Agriculture and deforestation: what role should REDD+ and public support policies play?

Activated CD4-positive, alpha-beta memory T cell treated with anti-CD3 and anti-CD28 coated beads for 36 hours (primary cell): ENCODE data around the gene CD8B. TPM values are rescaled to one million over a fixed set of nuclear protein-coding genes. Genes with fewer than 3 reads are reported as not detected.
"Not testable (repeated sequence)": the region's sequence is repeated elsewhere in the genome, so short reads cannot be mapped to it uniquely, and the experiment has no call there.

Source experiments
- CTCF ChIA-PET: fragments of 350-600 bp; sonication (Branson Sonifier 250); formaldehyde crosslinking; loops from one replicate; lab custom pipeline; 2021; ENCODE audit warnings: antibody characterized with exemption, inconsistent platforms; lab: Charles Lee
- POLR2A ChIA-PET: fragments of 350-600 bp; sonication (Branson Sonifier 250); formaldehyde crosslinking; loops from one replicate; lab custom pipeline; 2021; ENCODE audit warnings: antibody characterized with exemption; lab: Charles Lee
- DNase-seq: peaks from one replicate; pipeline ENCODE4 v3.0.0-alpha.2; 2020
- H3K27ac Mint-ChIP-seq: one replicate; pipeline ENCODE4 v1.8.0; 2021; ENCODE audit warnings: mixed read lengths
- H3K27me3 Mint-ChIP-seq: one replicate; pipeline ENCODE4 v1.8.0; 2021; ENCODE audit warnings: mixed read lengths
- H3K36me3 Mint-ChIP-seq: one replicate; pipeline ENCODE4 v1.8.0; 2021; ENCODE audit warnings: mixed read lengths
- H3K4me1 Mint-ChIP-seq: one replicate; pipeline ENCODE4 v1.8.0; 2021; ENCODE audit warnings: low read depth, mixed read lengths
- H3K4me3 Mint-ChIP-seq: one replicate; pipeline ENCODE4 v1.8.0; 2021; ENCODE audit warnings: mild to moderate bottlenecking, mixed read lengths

When over 83% of new cropland areas in the tropical zone came at the expense of natural forests over the 1980-2000 period, and when the food challenge is becoming increasingly urgent, the REDD+ mechanism must find the means to tackle this sector of activity. This hypothesis indicates that an increase in agricultural productivity per hectare makes it possible to reduce cultivated areas (and therefore the impact on forests). However, not only is the confirmation of this hypothesis uncertain according to recent articles on the matter, but its translation into economic terms also shows that it has some serious limitations. Agricultural technologies can be changed in different ways with varying consequences for forest cover. For example, the consequences of intensifying labour or land differ considerably in terms of cultivated areas. In order to guarantee that agricultural land reforms work in favour of reducing deforestation and degradation, public support policies are needed. Most notably: the dissemination of agricultural technologies, the harmonisation of sectoral public policies, Payments for Environmental Services (PES ), and changes in diets to act at the level of demand.